It’s genuinely tough to overstate the sheer cleverness of this. I am admittedly a massive Ian and Barbara cheerleader (and this book once again makes me view my critique of Ian in this post as the single stupidest thing I have ever posted to the Internet), but I think this book mostly just shows why fawning adoration is the sensible approach to Ian and Barbara. Of course, much of that is also down to McIntee. I vaguely recall reading an interview somewhere in which he admitted to not being very familiar with the characters and not quite knowing what to do with them. If I remember correctly, then this is shocking news – he not only nails the characters themselves, he nails finding roles for them to play in the narrative.
Essentially what he plays on is the seniority of Ian and Barbara – the fact that they are, in terms of the Doctor and his world, genuinely the people who have known and dealt with that world for the longest. And as a result, and this is the key part, they display genuine and earned misgivings about that world. And, liberated by the twenty-five years of social liberalization between 1972 and 1997, McIntee is able to put some powerful depth to those misgivings, most notably when Barbara reflects that “It was as if the Doctor had left a shadow on her and Ian, just waiting to darken their lives. Like the one the Daleks’ poisoned atmosphere had left on them. But that was a shadow they had cheated through treatment, and John was living proof of that.”
There’s a lot of genius to those lines. Obviously they’re a case of darkening and maturing Ian and Barbara as characters. But this isn’t done crassly or exploitatively – the lines are discrete, and it’s not like it’s an Ian/Barbara sex scene. The real cleverness is that they add a depth to their adventures that wasn’t there in the original episodes, but that is wholly compatible with them. In fact, these lines might be more compatible with the basic spirit of The Daleks than any of the subsequent Dalek stories. After all, Doctor Who in its first season was about the juxtapositions of the mundane (Ian and Barbara) and the fantastic (the Daleks). By running that process in reverse and having Skaro intrude on the ordinary domestic lives of Ian and Barbara in such a starkly painful way is a case of the books doing exactly what the show itself is supposed to do, only in ways the show never could.
And given this, the book delights in stressing the interactions between the Master and both Ian and Barbara. The high point, of course, is the Master manipulating Ian out of committing suicide following Barbara’s apparent death, and then deciding to conceal from Ian the fact that she’s still alive so he remains angry and effective. But other smaller moments like the Master being surprised that Barbara thinks to ask why he hates the Doctor instead of blindly siding with the Doctor, or Ian surmising the Master’s motivations and history in a way we’ve never seen anyone do (and never really see again) are equally lovely.
Not that the focus on McIntee’s characterization of the Master, Ian, and Barbara should detract from his excellent handling of the UNIT regulars. All of them – particularly the Brigadier, who benefits from McIntee doing a much defter job of exploring his personal life than Gary Russell earlier managed (while still picking up Russell’s threads) – are well handled, with the same deftness that Ian and Barbara get – small moments in which the broad strokes of character traits we see on the show get used to show new depths of the characters.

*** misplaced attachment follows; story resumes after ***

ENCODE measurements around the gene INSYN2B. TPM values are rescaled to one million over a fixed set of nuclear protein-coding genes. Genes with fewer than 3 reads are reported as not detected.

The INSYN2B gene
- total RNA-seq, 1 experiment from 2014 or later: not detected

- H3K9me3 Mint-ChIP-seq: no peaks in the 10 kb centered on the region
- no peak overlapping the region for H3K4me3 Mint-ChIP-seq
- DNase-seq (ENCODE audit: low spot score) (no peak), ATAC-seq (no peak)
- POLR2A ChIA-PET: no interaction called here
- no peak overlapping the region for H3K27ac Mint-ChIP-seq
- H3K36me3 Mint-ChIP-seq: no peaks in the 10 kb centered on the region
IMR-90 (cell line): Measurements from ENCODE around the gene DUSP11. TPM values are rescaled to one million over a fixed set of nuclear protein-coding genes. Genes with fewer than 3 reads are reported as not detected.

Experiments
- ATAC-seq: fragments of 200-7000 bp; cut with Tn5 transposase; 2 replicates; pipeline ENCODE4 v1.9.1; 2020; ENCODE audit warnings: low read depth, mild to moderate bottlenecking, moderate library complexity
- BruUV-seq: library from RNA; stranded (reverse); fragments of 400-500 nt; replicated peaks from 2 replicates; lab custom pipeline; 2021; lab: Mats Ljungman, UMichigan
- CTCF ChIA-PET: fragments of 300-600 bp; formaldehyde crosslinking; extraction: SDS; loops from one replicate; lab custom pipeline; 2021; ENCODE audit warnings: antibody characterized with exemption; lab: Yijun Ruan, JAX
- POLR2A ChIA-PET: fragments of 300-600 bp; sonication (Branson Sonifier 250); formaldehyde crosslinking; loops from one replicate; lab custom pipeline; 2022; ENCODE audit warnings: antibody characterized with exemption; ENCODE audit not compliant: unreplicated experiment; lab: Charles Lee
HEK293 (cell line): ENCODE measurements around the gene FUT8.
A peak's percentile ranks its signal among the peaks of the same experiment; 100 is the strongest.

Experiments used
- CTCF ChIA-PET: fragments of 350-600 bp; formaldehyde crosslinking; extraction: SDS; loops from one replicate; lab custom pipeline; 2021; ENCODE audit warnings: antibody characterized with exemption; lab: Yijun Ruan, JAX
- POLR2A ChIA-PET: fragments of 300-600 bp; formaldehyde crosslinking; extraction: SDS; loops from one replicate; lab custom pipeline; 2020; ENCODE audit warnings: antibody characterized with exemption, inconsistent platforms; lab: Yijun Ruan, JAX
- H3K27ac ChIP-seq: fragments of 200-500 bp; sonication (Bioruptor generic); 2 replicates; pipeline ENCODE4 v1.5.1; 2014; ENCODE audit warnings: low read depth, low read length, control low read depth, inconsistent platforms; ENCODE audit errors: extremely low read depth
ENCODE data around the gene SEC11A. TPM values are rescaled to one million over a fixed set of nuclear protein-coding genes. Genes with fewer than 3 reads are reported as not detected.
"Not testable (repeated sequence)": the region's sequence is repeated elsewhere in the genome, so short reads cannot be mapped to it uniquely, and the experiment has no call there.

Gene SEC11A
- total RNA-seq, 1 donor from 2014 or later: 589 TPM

All of this is slotted into an effective conspiracy thriller plot, but that’s beside the point in many ways. It’s a straightforward Doctor Who plot, and a sequel to Inferno. But that’s how it should be. The point of this book is to show the way in which the UNIT era could have forked off of Doctor Who as easily as Doctor Who forked off of the UNIT era. That means remaining adjacent to what Doctor Who was at the time, and the plot is just about the last thing to futz with. Much like Power of the Daleks used the Daleks to ease a big transition, this book uses Inferno to do the same.
What I’m getting at, really, is that this book is why books like this exist. It’s an effective study of aspects of the Pertwee era that weren’t adequately explored over its five years. It does things that couldn’t have been done on television, but that were still worth doing. It expands on our understanding of characters, and throws up juxtapositions we haven’t seen before. It’s one of the rare retro stories where one feels as though the era is enriched by its presence. Having this in continuity gives reason for the UNIT era to come to a close. It shows that they don’t need the Doctor. In fact, strictly in terms of UNIT, it’s a better story than anything the Pertwee era actually gave them. Without the Doctor to fix them all in their predictable orbits, all seven familiar characters in this book shine in ways they never could in Doctor Who.
The book, in other words, justifies its existence better than pretty much any other Time Can Be Rewritten entry we’ve looked at save Simon Guerrier’s The Time Travelers. It is, in short, a story that needed to be told. Not only can time be rewritten, sometimes it should be.